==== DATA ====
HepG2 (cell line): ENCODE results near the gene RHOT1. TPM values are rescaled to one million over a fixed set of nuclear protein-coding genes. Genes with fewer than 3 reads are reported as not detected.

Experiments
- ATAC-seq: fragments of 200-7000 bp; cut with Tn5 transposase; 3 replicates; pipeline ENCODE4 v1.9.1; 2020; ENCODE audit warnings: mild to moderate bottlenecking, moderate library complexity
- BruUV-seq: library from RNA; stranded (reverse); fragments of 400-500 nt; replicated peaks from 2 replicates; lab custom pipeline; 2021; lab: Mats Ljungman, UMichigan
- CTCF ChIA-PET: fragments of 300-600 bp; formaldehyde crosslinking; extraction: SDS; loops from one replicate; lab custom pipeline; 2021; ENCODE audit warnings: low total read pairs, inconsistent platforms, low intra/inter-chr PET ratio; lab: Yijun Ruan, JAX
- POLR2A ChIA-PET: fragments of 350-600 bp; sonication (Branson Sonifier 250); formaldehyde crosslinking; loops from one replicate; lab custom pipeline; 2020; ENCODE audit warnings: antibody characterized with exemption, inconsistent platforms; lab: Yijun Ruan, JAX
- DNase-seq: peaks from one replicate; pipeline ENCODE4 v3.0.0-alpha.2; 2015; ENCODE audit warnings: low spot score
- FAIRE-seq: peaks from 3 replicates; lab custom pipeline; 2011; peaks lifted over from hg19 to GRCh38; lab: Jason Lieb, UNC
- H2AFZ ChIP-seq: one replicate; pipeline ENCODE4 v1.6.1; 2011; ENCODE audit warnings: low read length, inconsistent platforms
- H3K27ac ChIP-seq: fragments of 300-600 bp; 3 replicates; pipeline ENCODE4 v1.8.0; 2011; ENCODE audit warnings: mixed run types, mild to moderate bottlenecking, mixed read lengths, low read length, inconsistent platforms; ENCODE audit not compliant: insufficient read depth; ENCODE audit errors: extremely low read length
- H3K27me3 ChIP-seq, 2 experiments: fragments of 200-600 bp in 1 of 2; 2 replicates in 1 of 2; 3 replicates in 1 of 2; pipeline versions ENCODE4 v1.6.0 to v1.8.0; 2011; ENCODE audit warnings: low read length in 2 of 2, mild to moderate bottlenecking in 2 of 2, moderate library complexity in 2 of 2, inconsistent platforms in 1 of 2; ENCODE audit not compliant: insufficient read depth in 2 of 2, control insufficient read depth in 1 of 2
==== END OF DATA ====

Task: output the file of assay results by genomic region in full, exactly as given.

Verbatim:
HepG2 (cell line): ENCODE results near the gene RHOT1. TPM values are rescaled to one million over a fixed set of nuclear protein-coding genes. Genes with fewer than 3 reads are reported as not detected.

Experiments
- ATAC-seq: fragments of 200-7000 bp; cut with Tn5 transposase; 3 replicates; pipeline ENCODE4 v1.9.1; 2020; ENCODE audit warnings: mild to moderate bottlenecking, moderate library complexity
- BruUV-seq: library from RNA; stranded (reverse); fragments of 400-500 nt; replicated peaks from 2 replicates; lab custom pipeline; 2021; lab: Mats Ljungman, UMichigan
- CTCF ChIA-PET: fragments of 300-600 bp; formaldehyde crosslinking; extraction: SDS; loops from one replicate; lab custom pipeline; 2021; ENCODE audit warnings: low total read pairs, inconsistent platforms, low intra/inter-chr PET ratio; lab: Yijun Ruan, JAX
- POLR2A ChIA-PET: fragments of 350-600 bp; sonication (Branson Sonifier 250); formaldehyde crosslinking; loops from one replicate; lab custom pipeline; 2020; ENCODE audit warnings: antibody characterized with exemption, inconsistent platforms; lab: Yijun Ruan, JAX
- DNase-seq: peaks from one replicate; pipeline ENCODE4 v3.0.0-alpha.2; 2015; ENCODE audit warnings: low spot score
- FAIRE-seq: peaks from 3 replicates; lab custom pipeline; 2011; peaks lifted over from hg19 to GRCh38; lab: Jason Lieb, UNC
- H2AFZ ChIP-seq: one replicate; pipeline ENCODE4 v1.6.1; 2011; ENCODE audit warnings: low read length, inconsistent platforms
- H3K27ac ChIP-seq: fragments of 300-600 bp; 3 replicates; pipeline ENCODE4 v1.8.0; 2011; ENCODE audit warnings: mixed run types, mild to moderate bottlenecking, mixed read lengths, low read length, inconsistent platforms; ENCODE audit not compliant: insufficient read depth; ENCODE audit errors: extremely low read length
- H3K27me3 ChIP-seq, 2 experiments: fragments of 200-600 bp in 1 of 2; 2 replicates in 1 of 2; 3 replicates in 1 of 2; pipeline versions ENCODE4 v1.6.0 to v1.8.0; 2011; ENCODE audit warnings: low read length in 2 of 2, mild to moderate bottlenecking in 2 of 2, moderate library complexity in 2 of 2, inconsistent platforms in 1 of 2; ENCODE audit not compliant: insufficient read depth in 2 of 2, control insufficient read depth in 1 of 2